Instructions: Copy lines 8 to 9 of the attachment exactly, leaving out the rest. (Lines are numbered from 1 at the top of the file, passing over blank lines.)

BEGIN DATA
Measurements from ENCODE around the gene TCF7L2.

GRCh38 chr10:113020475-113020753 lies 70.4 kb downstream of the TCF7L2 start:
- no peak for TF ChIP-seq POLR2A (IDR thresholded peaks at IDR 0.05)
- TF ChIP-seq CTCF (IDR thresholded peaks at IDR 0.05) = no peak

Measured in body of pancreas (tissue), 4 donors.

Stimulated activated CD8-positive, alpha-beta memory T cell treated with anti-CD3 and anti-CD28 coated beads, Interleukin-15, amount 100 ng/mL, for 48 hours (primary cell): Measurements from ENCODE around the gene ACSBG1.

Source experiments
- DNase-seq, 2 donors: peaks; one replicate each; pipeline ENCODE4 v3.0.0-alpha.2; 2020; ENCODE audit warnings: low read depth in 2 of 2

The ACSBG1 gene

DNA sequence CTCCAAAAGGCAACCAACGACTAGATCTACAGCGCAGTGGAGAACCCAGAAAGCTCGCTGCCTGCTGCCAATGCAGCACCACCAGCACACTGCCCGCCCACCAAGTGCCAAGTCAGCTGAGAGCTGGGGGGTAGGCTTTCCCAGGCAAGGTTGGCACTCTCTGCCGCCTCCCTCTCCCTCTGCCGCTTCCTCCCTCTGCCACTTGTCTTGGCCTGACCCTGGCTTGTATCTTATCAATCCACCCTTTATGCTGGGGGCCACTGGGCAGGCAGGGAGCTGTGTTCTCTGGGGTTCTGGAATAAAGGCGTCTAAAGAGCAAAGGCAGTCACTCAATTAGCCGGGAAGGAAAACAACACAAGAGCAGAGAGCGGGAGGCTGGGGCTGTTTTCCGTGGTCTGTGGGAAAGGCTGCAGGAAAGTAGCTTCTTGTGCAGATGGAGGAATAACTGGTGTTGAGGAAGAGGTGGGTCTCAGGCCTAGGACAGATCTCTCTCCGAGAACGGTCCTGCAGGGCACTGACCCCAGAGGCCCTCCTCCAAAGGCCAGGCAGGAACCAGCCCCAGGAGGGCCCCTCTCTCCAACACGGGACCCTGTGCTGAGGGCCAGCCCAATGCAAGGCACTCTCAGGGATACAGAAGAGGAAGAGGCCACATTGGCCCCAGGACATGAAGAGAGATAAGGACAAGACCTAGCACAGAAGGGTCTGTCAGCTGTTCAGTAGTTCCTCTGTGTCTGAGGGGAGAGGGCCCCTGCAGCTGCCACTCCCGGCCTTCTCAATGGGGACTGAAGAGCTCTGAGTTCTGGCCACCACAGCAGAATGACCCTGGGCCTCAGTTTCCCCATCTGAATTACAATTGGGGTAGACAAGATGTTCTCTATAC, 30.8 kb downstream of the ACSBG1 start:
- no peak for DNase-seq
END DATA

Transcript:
- DNase-seq, 2 donors: peaks; one replicate each; pipeline ENCODE4 v3.0.0-alpha.2; 2020; ENCODE audit warnings: low read depth in 2 of 2

The ACSBG1 gene